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A RASH DECISION?
  1. Cherry Shute,
  2. Ann Johnston,
  3. Penelope Owen,
  4. Niel Hawkes
  1. Royal Glamorgan Hospital

Abstract

Introduction Sometimes a clinical ‘hunch’ prompts urgent management in order to prevent life-threatening complications; illustrated by this case of herpes simplex viral (HSV) encephalitis which presented with an atypical rash, visual and tactile hallucinations.

Case History An 18-year-old man presented with a rash following unprotected sexual intercourse. On examination, he was pyrexial and had a florid erythematous, pustular rash on his face, trunk, arms and genitalia (see poster images).

Three days following admission he became disorientated, emotionally labile and developed hallucinations of small animals and a sensation of rain drops on his shoulders.

Investigations Vesicle swab PCR was positive for HSV 1. A CT scan of head was normal and CSF analysis demonstrated a normal opening pressure, 4 white cells, glucose 4.1mmol/L (serum glucose 6.4mmol/L) and an elevated protein, 0.6 g/L. CSF viral PCR for HSV 1 was positive.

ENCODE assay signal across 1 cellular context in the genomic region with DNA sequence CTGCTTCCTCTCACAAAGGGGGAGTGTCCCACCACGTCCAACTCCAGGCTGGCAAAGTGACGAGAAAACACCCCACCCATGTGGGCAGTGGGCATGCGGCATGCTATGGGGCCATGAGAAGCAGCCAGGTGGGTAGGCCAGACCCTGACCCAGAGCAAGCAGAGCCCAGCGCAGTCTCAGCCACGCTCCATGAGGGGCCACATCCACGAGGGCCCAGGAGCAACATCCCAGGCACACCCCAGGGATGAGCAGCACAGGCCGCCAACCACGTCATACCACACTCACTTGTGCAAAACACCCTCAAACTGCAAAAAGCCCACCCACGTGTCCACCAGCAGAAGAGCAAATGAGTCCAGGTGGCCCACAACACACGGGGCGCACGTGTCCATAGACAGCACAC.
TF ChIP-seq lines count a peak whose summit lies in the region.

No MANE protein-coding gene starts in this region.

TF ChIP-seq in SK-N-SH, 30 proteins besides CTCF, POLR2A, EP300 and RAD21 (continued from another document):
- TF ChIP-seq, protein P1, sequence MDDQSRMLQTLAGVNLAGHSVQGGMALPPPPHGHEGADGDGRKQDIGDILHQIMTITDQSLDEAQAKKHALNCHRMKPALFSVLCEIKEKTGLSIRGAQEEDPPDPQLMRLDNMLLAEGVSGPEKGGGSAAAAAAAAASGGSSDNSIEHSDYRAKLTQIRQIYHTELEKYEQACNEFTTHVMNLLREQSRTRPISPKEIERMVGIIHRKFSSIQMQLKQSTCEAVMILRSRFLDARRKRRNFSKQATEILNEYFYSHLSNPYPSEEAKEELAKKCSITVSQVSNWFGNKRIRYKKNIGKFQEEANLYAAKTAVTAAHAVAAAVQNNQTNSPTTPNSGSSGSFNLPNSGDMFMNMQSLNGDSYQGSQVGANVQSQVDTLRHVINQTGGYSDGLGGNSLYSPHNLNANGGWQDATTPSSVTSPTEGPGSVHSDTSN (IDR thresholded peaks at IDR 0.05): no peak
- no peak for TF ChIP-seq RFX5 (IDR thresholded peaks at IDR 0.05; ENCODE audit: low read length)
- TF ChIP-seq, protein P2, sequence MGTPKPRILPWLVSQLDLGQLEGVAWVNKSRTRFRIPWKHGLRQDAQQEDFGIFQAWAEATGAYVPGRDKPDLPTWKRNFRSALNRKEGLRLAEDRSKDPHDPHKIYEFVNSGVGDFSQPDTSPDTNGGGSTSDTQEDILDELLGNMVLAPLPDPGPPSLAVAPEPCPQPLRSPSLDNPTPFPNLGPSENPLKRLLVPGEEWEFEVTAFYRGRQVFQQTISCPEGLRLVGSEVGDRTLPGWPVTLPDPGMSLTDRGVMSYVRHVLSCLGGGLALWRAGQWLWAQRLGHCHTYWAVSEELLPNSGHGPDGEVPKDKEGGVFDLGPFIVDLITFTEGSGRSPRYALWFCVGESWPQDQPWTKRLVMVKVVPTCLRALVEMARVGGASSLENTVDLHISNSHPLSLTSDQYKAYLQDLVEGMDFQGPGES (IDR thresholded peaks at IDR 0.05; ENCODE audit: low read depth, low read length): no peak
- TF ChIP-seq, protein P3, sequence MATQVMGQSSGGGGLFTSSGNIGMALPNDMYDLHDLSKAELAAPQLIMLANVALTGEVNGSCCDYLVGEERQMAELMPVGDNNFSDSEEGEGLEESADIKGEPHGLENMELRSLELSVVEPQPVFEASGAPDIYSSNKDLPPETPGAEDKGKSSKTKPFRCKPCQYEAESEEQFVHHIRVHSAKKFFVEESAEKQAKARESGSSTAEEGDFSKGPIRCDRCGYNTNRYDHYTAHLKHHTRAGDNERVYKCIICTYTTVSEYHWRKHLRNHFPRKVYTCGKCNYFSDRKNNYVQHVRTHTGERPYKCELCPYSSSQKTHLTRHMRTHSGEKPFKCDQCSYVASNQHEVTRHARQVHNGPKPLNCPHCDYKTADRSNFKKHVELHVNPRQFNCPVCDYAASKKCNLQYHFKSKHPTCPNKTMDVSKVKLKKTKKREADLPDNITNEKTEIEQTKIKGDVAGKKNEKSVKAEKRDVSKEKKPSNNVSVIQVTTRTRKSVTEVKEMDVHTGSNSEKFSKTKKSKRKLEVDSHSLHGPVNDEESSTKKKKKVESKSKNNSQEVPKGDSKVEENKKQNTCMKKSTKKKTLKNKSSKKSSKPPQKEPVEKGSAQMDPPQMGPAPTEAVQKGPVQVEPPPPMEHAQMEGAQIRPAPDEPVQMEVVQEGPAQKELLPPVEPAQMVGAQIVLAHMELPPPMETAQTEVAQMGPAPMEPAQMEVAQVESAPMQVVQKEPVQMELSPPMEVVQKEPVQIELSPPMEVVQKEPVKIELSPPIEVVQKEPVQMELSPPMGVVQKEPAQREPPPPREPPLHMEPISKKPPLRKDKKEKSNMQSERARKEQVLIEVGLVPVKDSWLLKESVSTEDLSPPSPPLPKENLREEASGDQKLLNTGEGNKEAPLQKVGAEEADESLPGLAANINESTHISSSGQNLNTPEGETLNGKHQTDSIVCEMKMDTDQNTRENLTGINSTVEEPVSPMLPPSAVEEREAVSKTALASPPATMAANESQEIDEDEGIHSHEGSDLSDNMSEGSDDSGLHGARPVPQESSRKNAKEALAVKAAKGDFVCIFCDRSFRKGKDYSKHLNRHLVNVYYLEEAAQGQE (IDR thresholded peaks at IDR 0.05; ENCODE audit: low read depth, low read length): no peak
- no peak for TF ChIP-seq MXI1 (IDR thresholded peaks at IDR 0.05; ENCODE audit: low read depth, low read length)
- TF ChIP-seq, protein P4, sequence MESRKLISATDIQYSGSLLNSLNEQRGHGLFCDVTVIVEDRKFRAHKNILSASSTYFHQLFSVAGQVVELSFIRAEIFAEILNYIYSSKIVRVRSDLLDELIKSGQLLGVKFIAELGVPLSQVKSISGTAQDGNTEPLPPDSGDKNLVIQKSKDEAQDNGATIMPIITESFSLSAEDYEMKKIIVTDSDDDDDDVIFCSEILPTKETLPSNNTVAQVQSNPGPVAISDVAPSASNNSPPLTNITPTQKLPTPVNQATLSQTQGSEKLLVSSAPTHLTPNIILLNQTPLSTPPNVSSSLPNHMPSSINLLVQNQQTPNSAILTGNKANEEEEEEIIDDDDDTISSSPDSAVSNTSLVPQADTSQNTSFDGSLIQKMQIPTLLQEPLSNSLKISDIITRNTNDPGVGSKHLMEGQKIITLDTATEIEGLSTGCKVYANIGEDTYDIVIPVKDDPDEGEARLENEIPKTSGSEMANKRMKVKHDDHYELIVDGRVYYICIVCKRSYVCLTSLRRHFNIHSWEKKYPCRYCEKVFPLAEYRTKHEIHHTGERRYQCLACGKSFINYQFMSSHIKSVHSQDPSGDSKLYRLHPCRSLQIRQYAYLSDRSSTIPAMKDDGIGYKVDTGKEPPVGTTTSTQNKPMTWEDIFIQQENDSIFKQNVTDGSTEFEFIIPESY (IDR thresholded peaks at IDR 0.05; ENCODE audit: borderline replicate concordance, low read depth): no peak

Conclusions HSV encephalitis is associated with high morbidity and mortality, especially in untreated cases or when there is diagnostic delay. This rare case secondary to eczema herpeticum, coupled with the known poor clinical outcomes illustrates the need for a high level of clinical suspicion and the timely role of a diagnostic hunch.

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